A nearly complete departure from smooth jazz, Politics is arguably the Yellowjackets' strongest effort to date. True, there is the pure pop of the single "Local Hero" (which features a rhythm section more rock than jazz) and the accessible "Evening Dance" to be considered, but they're the exceptions rather than the rule. Like Four Corners before it, Politics engages in exotic, dreamy textures, the new wrinkle here being the joining of Russell Ferrante's keyboards and Marc Russo's saxophones to create intoxicating, complex themes (the opening pair of "Oz" and "Tortoise & the Hare" are the best examples of this technique). The disc also finds the Yellowjackets incorporating elements of post-bop ("Downtown," "Foreign Correspondent") and more traditional jazz ("Helix," which affords a rare opportunity to compare Ferrante's piano technique to those of artists like Chick Corea and Bill Evans). The biggest difference in sound comes from Russo, who downplays his typically smooth soloing for more cerebral fare. Jimmy Haslip's bass has grown steadily more subtle over time, though he does showcase his fretless skills on "Galileo (For Jaco)" and provides a perfect complement to Russo's sax on the romantic "Avance." The rhythms of William Kennedy have moved higher in the mix, which partially accounts for Haslip's diminished presence, with guest Alex Acuņa again providing occasional percussion. It's a pleasure to hear the Yellowjackets move beyond smooth jazz to bring their talents to bear on more substantive music. Despite the variety of styles -- from giddy, Ponty-like patterns to thoughtful, unfolding ballads -- the Yellowjackets treat every song with care and craftsmanship. The band returned to self-producing after this, so some of the softness in tone that co-producer David Hentschel brought to the sessions was lost on The Spin. Of the four albums that the band made for MCA, Politics is the one to own.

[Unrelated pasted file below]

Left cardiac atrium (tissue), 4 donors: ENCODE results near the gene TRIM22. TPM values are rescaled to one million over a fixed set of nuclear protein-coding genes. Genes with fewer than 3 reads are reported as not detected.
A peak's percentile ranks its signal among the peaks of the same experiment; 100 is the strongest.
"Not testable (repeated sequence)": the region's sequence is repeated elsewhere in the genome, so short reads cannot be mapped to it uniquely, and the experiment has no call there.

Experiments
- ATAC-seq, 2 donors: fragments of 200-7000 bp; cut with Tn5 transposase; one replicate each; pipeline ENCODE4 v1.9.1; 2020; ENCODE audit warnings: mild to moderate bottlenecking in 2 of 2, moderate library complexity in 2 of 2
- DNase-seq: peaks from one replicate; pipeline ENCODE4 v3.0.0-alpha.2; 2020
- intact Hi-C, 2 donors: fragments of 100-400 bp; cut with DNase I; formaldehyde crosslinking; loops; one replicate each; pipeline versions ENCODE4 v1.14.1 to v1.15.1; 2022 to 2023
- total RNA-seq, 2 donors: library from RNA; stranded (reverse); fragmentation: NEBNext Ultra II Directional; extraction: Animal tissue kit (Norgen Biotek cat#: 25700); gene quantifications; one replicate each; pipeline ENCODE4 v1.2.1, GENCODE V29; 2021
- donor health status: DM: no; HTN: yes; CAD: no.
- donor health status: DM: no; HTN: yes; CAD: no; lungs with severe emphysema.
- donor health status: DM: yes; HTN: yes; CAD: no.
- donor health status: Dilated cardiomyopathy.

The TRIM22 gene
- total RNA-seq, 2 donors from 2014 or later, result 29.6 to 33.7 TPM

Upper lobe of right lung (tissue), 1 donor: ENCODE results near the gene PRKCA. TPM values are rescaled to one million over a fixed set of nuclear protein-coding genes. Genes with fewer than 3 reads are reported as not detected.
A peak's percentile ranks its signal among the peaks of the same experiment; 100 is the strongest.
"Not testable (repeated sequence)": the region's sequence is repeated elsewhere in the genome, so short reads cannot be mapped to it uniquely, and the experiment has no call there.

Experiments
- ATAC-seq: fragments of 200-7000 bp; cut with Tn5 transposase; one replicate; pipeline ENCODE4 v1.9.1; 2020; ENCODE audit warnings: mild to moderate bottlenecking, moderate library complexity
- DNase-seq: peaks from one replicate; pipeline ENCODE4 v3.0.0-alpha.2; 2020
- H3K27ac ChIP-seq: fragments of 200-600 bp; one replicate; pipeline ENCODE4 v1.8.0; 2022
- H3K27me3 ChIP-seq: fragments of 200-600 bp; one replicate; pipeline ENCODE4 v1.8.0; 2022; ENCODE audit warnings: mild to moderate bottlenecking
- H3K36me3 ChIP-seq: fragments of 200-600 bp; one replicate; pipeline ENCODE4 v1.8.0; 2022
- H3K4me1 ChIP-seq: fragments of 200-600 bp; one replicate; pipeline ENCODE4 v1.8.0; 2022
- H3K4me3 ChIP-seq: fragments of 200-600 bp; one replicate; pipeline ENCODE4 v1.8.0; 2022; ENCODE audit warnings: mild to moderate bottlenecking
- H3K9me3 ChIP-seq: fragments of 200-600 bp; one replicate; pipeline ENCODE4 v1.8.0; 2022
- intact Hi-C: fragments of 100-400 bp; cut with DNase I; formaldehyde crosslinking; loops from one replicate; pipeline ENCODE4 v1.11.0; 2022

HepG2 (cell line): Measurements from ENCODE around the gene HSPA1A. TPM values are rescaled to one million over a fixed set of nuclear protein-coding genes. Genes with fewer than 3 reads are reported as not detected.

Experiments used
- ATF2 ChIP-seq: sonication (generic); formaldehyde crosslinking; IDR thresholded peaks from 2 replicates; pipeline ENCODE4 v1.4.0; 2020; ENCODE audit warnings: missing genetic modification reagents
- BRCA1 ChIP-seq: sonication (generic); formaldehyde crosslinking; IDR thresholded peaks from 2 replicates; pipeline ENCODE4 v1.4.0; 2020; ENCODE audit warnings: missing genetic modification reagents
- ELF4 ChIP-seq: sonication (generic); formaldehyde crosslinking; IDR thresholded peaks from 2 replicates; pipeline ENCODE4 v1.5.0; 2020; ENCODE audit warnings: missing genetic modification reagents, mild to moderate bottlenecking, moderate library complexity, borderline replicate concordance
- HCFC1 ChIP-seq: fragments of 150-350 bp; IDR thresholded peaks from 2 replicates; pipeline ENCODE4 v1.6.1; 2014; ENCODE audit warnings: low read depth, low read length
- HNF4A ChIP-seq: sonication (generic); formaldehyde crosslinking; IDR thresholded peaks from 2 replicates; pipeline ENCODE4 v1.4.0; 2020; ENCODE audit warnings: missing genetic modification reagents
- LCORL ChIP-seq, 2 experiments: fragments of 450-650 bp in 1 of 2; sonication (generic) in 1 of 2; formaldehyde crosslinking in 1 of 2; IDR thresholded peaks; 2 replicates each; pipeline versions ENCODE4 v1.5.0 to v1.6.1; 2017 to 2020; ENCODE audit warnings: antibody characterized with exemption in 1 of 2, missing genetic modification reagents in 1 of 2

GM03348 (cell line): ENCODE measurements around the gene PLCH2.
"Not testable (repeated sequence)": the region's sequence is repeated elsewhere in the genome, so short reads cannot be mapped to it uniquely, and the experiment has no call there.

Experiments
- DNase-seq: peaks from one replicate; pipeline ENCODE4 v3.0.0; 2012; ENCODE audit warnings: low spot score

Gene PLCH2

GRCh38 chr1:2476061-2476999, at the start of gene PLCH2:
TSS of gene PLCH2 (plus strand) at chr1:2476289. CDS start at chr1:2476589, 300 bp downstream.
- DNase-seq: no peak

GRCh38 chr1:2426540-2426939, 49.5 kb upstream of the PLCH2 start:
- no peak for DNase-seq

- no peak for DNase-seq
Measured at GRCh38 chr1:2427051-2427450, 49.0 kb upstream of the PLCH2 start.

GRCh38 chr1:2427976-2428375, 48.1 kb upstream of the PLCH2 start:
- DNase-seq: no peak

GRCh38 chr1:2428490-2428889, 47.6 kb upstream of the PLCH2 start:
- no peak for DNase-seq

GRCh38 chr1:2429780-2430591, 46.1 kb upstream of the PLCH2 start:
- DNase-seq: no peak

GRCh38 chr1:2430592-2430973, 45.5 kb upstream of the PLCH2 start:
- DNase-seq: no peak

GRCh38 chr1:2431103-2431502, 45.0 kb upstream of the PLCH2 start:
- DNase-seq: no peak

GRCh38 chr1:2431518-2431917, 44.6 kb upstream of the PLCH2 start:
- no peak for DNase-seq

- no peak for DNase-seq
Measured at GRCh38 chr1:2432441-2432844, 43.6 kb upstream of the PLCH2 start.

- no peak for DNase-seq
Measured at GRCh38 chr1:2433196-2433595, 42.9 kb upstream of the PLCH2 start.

All Music Guide